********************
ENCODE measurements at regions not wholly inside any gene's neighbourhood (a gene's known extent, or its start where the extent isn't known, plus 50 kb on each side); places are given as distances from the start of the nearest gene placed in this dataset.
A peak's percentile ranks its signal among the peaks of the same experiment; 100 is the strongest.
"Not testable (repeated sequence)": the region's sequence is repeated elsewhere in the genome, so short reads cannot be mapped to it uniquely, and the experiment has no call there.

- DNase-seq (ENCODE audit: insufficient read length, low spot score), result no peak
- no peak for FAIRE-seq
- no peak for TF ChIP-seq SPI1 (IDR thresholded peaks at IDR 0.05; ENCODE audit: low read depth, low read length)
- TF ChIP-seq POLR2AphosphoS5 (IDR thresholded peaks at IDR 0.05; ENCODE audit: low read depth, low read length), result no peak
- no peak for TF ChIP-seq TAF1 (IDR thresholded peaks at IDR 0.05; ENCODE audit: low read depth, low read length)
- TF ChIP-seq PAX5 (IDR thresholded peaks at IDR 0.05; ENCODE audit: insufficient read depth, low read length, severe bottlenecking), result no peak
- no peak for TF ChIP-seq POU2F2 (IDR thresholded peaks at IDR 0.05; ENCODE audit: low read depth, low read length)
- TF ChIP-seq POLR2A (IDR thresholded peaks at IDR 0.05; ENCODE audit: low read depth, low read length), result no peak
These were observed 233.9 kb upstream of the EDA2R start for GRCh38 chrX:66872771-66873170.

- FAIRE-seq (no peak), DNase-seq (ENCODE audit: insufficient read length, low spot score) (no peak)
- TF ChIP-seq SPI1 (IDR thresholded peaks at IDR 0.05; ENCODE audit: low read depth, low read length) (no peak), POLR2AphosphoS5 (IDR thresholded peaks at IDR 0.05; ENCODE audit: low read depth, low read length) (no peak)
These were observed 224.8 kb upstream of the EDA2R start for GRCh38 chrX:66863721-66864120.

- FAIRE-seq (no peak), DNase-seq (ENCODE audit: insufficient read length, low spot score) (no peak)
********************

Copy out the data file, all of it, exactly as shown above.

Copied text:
ENCODE measurements at regions not wholly inside any gene's neighbourhood (a gene's known extent, or its start where the extent isn't known, plus 50 kb on each side); places are given as distances from the start of the nearest gene placed in this dataset.
A peak's percentile ranks its signal among the peaks of the same experiment; 100 is the strongest.
"Not testable (repeated sequence)": the region's sequence is repeated elsewhere in the genome, so short reads cannot be mapped to it uniquely, and the experiment has no call there.

- DNase-seq (ENCODE audit: insufficient read length, low spot score), result no peak
- no peak for FAIRE-seq
- no peak for TF ChIP-seq SPI1 (IDR thresholded peaks at IDR 0.05; ENCODE audit: low read depth, low read length)
- TF ChIP-seq POLR2AphosphoS5 (IDR thresholded peaks at IDR 0.05; ENCODE audit: low read depth, low read length), result no peak
- no peak for TF ChIP-seq TAF1 (IDR thresholded peaks at IDR 0.05; ENCODE audit: low read depth, low read length)
- TF ChIP-seq PAX5 (IDR thresholded peaks at IDR 0.05; ENCODE audit: insufficient read depth, low read length, severe bottlenecking), result no peak
- no peak for TF ChIP-seq POU2F2 (IDR thresholded peaks at IDR 0.05; ENCODE audit: low read depth, low read length)
- TF ChIP-seq POLR2A (IDR thresholded peaks at IDR 0.05; ENCODE audit: low read depth, low read length), result no peak
These were observed 233.9 kb upstream of the EDA2R start for GRCh38 chrX:66872771-66873170.

- FAIRE-seq (no peak), DNase-seq (ENCODE audit: insufficient read length, low spot score) (no peak)
- TF ChIP-seq SPI1 (IDR thresholded peaks at IDR 0.05; ENCODE audit: low read depth, low read length) (no peak), POLR2AphosphoS5 (IDR thresholded peaks at IDR 0.05; ENCODE audit: low read depth, low read length) (no peak)
These were observed 224.8 kb upstream of the EDA2R start for GRCh38 chrX:66863721-66864120.

- FAIRE-seq (no peak), DNase-seq (ENCODE audit: insufficient read length, low spot score) (no peak)